CAC Updates, Libraries

Visiting “My” Main Library for the Last Time

Today I was in Uptown Charlotte for a meeting, when I remembered that Charlotte’s Main Library is closing for good tomorrow. Realizing that it was my last chance to say “goodbye,” I decided to walk over before my meeting. As I walked the familiar streets, memories came flooding back. I spent fifteen years working at Main Library, first from 2000-2006, and then from 2008-2018. I was there so long that most of my major adult milestones took place while I worked there. Here are just a few memories that came to me today.

I met many famous authors while working for the Library, including Alice Sebold, Neil Gaiman, Norman Mailer, David Sedaris, Kathy Reichs and Pat Conroy – to name just a few. I helped create exhibits, put on events, and drive important people around – including once taking Jack Hannah for a massage after the WordPlay Saturday festival.

I had all three of my children while working at the Library, and they all grew up knowing their mom was a “library lady.” I also met my longtime partner, Hyong Yi, at the Library, along with many friends I still have to this day. I learned most of what I know about PR, marketing, strategic planning, budgeting and managing at the library, skills that I still use to this day as part of my consulting work. I did TV interviews – some good, some bad – and helped answer difficult questions. I occasionally worked library service desks, meeting and chatting with the people who relied on our many branches. Once, while working a desk, I was hit on while visibly quite pregnant with my second child. Twice!

I remember the day I was hired for the first time by the library. I thought I had won the lottery! Like many people who come to work for libraries, I had romantic visions that it would be all about books, reading and being surrounded by like-minded intellectuals. I quickly learned that yes, it was that, but it was also many, many other things.

I was at the Library through good times and bad. I was at work on 9/11, and I remember huddling around the TV in the basement break room surrounded by my coworkers, our mouths open in disbelief. I remember times when we were hiring and opening branches, and times when we were laying people off and closing branches. I saw the library decimated by budget cuts. I had patrons yell at me on the phone because their branches were closing. I saw it bounce back stronger than ever. I visited all the branches, borrowed books, went to programs, and saw people of all ages, backgrounds and circumstances benefitting from the library’s services.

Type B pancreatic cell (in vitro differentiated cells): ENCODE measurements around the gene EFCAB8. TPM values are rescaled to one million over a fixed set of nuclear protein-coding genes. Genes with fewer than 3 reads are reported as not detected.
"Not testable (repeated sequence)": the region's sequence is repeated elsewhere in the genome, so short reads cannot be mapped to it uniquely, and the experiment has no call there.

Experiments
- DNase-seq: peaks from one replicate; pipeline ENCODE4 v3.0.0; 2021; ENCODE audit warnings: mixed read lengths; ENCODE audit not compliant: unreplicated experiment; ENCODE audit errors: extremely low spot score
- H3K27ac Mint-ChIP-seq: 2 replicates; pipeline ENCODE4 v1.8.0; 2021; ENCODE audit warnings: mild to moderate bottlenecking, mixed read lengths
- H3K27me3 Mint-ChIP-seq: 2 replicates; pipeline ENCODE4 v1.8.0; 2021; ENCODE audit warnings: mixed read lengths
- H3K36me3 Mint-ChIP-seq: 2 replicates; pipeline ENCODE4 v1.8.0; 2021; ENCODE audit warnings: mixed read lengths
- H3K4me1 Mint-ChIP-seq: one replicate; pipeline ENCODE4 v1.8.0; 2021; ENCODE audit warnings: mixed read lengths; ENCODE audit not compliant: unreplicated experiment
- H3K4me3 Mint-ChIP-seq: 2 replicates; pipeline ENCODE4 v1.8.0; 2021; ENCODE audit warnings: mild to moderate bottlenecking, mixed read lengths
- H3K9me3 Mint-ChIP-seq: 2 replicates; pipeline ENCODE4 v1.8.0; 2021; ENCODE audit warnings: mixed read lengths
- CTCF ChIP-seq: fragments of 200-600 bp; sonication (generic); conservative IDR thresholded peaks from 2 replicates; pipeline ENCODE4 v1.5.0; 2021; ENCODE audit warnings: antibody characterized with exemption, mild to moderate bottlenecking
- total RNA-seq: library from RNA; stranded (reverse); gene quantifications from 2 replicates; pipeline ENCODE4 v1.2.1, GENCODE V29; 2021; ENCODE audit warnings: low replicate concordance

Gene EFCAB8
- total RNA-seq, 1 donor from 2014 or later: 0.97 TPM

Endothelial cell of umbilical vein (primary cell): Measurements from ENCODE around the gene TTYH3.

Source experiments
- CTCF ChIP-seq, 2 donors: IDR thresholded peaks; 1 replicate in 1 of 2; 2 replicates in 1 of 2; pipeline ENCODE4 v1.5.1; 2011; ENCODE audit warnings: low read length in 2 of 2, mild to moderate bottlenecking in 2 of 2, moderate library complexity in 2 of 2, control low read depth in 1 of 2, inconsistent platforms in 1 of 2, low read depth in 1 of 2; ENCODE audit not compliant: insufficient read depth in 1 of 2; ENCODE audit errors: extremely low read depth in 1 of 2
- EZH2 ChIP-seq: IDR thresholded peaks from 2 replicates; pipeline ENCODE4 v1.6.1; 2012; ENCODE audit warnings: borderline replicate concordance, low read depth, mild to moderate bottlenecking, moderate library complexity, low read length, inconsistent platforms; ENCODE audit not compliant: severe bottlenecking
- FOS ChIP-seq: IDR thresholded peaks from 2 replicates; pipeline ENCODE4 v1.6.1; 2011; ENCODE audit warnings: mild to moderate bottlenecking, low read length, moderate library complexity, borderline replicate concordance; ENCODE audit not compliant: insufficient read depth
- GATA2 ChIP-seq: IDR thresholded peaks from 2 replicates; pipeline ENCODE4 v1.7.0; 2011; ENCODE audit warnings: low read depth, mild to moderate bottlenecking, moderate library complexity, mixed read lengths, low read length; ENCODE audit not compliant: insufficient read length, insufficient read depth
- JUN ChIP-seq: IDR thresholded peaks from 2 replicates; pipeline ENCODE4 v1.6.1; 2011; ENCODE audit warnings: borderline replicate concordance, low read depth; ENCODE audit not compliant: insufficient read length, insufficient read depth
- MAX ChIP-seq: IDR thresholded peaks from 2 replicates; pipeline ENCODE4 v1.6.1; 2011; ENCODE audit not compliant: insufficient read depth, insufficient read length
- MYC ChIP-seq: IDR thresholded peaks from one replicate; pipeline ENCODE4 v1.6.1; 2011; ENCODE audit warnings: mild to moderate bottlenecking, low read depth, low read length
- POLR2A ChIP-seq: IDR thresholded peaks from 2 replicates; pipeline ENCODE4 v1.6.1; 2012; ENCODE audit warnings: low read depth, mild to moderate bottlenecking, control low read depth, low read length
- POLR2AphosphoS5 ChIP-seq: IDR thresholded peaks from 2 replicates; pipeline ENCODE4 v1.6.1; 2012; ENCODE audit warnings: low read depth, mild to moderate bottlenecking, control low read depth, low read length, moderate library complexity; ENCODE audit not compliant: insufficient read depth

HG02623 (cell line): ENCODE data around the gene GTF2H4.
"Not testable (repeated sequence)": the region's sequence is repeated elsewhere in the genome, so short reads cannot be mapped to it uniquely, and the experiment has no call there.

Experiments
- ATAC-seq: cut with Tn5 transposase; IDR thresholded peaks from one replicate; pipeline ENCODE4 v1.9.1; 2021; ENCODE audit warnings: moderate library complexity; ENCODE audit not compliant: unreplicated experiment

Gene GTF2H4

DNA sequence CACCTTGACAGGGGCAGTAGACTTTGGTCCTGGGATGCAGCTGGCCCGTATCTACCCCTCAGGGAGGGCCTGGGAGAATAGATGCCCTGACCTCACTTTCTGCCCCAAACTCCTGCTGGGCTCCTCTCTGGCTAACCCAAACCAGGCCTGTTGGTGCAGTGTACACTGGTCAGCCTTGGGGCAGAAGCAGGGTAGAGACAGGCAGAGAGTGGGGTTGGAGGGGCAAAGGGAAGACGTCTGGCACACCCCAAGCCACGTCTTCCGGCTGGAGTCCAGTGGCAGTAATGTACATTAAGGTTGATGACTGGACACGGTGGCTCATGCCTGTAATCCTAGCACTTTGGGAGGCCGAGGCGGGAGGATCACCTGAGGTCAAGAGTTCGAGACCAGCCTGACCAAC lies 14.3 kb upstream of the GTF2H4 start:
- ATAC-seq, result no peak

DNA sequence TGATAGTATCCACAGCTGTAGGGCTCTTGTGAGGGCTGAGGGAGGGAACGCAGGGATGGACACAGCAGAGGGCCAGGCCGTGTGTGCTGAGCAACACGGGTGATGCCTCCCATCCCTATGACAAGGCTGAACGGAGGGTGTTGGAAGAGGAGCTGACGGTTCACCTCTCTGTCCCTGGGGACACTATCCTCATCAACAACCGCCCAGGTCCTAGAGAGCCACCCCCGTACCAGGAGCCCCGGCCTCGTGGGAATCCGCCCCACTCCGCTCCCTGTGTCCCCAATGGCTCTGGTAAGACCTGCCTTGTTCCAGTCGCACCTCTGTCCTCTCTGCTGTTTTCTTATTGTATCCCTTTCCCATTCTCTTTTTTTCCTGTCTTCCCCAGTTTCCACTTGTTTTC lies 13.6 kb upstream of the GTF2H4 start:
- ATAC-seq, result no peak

Sometimes doing marketing and PR for the Library was frustrating. It seemed like we were always trying to “get the word out,” always working to raise awareness, but still so many people either didn’t know what we offered or thought we were irrelevant. I used to joke that I would have to personally knock on every door in the county, and personally tell every single resident about the library’s services, to get the level of awareness I felt we deserved.

As much as I saw myself as working for the library system, my office was always in Main Library. I saw many things within those walls, good and bad. I remember the distinct smell – that of books, old building materials and human bodies. I experienced bomb threats and mentally rehearsed what I would do in an active shooter situation (thankfully we never had one). I had my favorite lunch spots, rode rental bikes (at my own peril) around Uptown, walked in Fourth Ward Park with coworkers, and came back to my office to continue working for the library.

Walking in today, after nearly three years away, I still remembered the names of the two staff members working the desks. I chatted and looked around, but most of the building was roped off. With much of it closed and empty, the building looked like it was getting ready for some well-deserved rest.

Sating goodbye to the Main Library today was bittersweet, but I am so excited to see the next chapter. The new building will be great, and I believe the excitement around it will go a long way in raising awareness and change people’s misconceptions. Which is not to say that the system’s many branches aren’t doing this already. Thanks to the innovative staff, and several new or renovated branches, the system is already showing us what the future of libraries looks like. I for one can’t wait to see more!

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